Budget: Afriye says “learn to love wealth creation” as McTaggart warns “hard times ahead for Slough”
From the Slough Observer:
Local MPs gave very different reactions to Wednesday’s budget.
HOMEBUYERS, beer drinkers and drivers were celebrating after Wednesday’s budget announcement.
The chancellor announced the launch of the Help to Buy scheme for homebuyers, where government will provide an equity loan worth up to 20% of the value of a newly built home.
Under the scheme, the government will also create a guarantee for lenders that offer mortgages to people with a deposit of between 5-20% on homes worth up to £600,000.
Home secretary Theresa May, the MP for Maidenhead, said:
“This budget is about standing up for people who work hard and want to get on in life. It is about helping families, businesses and the taxpayer. We know times are tough, but the key to recovery is to support the British spirit and values of enterprise, aspiration and fairness.”
Windsor MP Adam Afriyie added:
“The economic strategy adopted by the Chancellor is the right one. I believe we have a moral, social and economic duty to embrace wealth creation, and if we learn to love wealth creation, then I believe that once again Britain has a bright future as a world-leading trading nation.”
Slough’s Labour MP Fiona Mactaggart took a different view, saying the budget meant “hard times ahead for the people of Slough”.
“Growth is down and borrowing is up. The independent Office for Budget Responsibility is warning that by 2015 people will be worse off than they were in 2010. Only three other G20 countries have grown more slowly than ours during the time this government have been in office.”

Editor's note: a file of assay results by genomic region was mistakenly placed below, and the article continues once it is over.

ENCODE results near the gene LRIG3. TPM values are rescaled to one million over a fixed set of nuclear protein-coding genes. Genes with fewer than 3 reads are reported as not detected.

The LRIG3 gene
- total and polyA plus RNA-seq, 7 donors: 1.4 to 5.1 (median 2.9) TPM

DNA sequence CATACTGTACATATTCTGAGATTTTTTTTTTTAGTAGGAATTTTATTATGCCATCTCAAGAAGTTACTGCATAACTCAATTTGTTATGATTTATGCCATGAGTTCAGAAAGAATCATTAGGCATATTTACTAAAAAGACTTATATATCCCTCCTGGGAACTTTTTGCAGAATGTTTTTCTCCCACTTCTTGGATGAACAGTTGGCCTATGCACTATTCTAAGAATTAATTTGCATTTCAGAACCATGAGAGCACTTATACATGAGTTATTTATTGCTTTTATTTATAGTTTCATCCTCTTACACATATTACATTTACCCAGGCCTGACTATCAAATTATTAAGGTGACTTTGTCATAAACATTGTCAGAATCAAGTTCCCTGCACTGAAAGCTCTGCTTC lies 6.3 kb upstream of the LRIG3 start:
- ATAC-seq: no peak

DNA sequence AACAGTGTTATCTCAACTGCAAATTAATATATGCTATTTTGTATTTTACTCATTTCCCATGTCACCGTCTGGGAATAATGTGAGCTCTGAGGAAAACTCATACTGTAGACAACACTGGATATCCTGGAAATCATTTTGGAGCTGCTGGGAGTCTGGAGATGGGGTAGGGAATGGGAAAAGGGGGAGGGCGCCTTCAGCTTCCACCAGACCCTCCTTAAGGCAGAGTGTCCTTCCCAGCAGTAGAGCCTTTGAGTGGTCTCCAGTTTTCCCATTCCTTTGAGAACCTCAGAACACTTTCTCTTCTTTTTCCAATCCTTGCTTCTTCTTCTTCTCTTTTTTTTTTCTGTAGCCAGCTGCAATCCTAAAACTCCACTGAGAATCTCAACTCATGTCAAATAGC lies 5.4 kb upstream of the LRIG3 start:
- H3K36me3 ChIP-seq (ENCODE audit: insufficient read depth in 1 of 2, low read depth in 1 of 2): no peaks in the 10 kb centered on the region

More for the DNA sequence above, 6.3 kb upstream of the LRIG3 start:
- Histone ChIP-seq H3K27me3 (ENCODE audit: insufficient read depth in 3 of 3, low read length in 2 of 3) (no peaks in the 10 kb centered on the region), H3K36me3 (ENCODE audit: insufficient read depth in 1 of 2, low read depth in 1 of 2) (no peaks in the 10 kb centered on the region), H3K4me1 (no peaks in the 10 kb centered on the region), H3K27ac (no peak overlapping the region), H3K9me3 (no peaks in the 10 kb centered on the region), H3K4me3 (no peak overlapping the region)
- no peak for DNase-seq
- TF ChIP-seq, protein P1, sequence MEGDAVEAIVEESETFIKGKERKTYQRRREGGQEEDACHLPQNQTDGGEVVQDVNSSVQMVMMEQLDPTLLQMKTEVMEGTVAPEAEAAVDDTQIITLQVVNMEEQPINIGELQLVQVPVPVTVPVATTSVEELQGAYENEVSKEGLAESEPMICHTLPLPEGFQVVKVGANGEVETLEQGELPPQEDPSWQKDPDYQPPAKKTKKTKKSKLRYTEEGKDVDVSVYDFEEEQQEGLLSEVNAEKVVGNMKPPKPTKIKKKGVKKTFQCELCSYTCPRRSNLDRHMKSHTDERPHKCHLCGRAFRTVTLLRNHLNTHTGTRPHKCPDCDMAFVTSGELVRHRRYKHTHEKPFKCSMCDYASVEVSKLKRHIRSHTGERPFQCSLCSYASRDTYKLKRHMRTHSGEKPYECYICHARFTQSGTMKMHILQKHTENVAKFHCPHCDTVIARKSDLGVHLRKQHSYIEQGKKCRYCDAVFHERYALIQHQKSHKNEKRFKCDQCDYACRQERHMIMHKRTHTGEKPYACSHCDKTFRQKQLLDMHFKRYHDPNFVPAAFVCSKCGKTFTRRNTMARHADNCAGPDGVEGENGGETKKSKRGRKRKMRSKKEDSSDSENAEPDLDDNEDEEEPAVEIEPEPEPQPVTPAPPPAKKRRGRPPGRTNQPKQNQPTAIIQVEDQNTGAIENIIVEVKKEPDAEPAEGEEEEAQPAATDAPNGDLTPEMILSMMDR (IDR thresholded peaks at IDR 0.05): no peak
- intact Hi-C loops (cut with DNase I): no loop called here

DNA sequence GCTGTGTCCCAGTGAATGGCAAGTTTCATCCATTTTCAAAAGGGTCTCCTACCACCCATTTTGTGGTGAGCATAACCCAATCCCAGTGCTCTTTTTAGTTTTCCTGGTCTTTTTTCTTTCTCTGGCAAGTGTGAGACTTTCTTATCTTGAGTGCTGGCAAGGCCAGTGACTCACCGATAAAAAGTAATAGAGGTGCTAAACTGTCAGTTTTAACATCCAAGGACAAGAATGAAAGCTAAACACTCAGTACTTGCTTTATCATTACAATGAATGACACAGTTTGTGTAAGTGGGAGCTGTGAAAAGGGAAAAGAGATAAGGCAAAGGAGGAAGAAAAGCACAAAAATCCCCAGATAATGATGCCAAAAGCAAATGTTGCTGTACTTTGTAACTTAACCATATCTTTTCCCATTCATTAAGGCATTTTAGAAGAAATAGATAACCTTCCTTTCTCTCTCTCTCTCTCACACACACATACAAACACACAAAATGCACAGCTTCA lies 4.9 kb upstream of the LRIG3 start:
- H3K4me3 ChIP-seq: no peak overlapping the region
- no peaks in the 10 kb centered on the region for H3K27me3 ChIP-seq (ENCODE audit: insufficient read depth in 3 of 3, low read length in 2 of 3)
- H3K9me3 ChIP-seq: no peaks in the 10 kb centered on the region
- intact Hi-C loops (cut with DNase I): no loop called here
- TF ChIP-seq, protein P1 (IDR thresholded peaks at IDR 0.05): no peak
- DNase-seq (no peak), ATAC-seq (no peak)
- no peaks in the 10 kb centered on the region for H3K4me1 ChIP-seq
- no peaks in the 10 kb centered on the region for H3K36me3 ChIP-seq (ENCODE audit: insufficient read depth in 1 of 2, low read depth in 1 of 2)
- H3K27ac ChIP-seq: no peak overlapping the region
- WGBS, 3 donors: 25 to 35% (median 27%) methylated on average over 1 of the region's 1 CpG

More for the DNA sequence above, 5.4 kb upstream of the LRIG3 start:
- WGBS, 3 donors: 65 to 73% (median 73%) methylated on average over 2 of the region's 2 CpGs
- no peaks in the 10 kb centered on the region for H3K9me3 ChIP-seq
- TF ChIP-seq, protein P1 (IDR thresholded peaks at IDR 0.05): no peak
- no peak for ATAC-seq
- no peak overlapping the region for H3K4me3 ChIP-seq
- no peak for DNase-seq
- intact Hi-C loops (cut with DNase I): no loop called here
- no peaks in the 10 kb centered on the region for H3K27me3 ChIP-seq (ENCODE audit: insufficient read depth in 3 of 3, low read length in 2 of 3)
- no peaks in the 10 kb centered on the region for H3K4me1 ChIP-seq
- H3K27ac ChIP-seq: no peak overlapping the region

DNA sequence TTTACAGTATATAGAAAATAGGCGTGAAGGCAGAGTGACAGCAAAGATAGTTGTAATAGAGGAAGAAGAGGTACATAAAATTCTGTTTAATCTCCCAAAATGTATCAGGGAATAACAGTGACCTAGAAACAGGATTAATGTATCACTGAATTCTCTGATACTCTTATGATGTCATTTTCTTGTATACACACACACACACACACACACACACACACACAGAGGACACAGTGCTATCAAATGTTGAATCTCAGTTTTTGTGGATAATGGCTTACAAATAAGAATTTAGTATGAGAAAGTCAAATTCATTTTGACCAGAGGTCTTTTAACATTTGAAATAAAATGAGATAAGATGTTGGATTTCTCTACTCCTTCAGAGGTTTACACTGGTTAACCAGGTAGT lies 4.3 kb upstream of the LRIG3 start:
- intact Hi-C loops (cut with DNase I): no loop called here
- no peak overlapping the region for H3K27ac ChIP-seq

Chancellor George Osborne cut beer duty by 1p and removed the so-called “beer duty escalator”, which increased the duty on beer by 2% above inflation.
However, there was bad news for wine and spirit drinkers, with planned increases to the duty on both to rise by 10p and 38p respectively. Duty on cider will go up by 2p.
The personal allowance – how much money you can earn before paying tax – will increase to £10,000 from April 2014.
A planned fuel duty rise in September 2013 was also axed, meaning fuel duty will have stayed constant for almost four years.
There will be no further welfare cuts for 2015-16, while £3 billion has been committed to capital spending projects, such as expanding Heathrow.
Dominic Grieve, MP for Beaconsfield, said:
“I think that in difficult times this is a very sensible budget. There is an emphasis on reducing costs on businesses by changes in National Insurance and reducing corporation tax, and it helps protect the most vulnerable by keeping them out of paying tax altogether.”
He also said the mortgage guarantee scheme would be a ‘huge boost’ for potential buyers.